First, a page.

Daniel Willard Fiske (1831-1904) was born in Ellisburg, New York. He studied at Cazenovia Seminary, Hamilton College, and Uppsala University in Sweden, where he developed an interest in Old Norse sagas. He also studied medieval manuscripts for several weeks in Wolfenbüttel at the Herzog August Bibliothek, which, he said, was “a sort of Mecca to me.” In Sweden and Denmark, Fiske acquired the first volumes of what would become a large collection of Icelandic books and manuscripts which, down to the present, is surpassed only by the collections of the Royal Library in Copenhagen and the National Library in Reykjavík. Fiske went on to serve as Assistant Librarian at the Astor Library in New York (1852-59); General Secretary and Archivist to the American Geographical Society (1859-60); attaché to the U.S. Legation in Vienna (1861-62); editor of the Syracuse Daily Journal (1863-65); a book-dealer in Syracuse (1866); and correspondent for the Hartford Courant — in which capacity he covered the opening of the Suez Canal in 1869.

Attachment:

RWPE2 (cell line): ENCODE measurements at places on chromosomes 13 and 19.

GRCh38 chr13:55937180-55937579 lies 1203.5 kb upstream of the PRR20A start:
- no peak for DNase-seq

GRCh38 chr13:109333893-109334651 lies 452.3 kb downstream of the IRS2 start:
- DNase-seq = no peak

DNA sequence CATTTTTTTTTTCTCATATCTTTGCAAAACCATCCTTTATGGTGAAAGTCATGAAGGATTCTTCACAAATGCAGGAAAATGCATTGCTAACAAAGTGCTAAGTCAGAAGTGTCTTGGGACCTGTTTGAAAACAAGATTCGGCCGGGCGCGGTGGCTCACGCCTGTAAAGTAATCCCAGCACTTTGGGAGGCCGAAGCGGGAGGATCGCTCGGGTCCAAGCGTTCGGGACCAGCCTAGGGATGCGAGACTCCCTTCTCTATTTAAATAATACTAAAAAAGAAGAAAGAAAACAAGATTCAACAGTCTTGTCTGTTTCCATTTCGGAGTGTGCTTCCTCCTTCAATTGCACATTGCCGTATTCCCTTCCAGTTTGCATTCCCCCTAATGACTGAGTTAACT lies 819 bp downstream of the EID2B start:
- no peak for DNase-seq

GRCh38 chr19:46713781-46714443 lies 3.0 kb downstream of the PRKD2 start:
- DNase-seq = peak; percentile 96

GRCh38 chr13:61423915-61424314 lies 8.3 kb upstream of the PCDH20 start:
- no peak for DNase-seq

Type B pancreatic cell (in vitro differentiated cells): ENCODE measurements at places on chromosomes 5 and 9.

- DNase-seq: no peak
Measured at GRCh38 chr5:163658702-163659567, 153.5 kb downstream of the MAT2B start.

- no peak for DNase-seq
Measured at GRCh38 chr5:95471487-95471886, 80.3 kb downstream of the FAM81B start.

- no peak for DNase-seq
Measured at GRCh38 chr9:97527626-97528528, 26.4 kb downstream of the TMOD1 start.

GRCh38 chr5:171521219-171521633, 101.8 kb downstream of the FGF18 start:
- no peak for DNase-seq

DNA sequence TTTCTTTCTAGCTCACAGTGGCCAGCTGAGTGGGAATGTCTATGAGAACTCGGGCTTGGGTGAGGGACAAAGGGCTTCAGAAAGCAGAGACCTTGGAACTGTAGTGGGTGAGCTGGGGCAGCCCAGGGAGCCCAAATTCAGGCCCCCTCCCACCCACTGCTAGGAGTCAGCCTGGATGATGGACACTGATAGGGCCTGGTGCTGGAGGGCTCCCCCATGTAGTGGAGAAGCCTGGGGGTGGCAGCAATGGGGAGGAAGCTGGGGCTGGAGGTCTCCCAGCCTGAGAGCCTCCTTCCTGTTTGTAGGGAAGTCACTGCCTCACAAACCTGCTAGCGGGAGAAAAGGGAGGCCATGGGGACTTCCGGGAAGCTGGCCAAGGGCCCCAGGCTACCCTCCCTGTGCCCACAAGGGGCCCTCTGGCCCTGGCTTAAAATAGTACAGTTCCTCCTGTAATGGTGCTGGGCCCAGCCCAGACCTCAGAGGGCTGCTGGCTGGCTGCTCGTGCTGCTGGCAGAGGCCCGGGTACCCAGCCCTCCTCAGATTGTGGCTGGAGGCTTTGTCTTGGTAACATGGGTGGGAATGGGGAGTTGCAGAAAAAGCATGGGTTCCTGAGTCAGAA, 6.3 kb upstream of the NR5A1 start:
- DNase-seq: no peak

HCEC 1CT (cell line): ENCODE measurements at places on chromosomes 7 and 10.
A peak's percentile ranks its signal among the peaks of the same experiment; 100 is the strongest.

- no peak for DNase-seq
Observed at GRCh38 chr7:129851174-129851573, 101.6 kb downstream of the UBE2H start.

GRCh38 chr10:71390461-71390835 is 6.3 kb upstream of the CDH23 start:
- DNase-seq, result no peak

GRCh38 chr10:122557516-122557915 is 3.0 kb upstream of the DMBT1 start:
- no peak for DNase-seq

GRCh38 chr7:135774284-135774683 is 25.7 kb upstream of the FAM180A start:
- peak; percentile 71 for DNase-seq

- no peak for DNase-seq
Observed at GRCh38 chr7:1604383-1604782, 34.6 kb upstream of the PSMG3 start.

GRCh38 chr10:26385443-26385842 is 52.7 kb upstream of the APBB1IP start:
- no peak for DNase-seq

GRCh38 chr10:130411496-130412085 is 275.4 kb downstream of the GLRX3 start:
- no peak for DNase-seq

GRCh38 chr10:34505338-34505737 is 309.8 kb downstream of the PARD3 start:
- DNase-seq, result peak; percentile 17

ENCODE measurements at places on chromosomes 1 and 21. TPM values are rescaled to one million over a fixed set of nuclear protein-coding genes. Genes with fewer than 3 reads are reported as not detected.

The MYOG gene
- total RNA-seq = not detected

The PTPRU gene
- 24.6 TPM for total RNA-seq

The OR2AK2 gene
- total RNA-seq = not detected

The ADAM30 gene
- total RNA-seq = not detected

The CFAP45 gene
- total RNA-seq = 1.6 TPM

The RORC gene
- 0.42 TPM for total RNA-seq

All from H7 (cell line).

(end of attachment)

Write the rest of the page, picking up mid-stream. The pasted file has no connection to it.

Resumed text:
In 1868, A.D. White appointed Fiske as Cornell’s first University Librarian and as Professor of German and Northern European Languages. In 1880, Fiske married Jennie McGraw, daughter of John McGraw, millionaire philanthropist. Ms. McGraw suffered from tuberculosis and she died in 1881 shortly after the wedding. Fiske used his inheritance to purchase an elegant villa in Fiesole, Italy (near Florence) and to build a first-class collection of manuscripts and books by and about Dante and Petrarch. The collection included the first printed edition of Dante’s Divine Comedy (Foligno, 1472); a lovely illuminated manuscript of Petrarch’s Trionfi and Sonnetti (ca. 1465), with the coat of arms of the Albanian/Venetian Skënderbeu/Scanderbeg family; a copy (on vellum) of the 1501 Aldine edition of the Cose volgari di Messer Francesco Petrarca, acquired from the collection of the Churchill family in Blenheim Castle; and a second edition of De remediis utriusque fortunae (Heidelberg, ca. 1490), which subsequently would be characterized by Cornell Professor Morris Bishop as “the most medieval of Petrarch’s works.”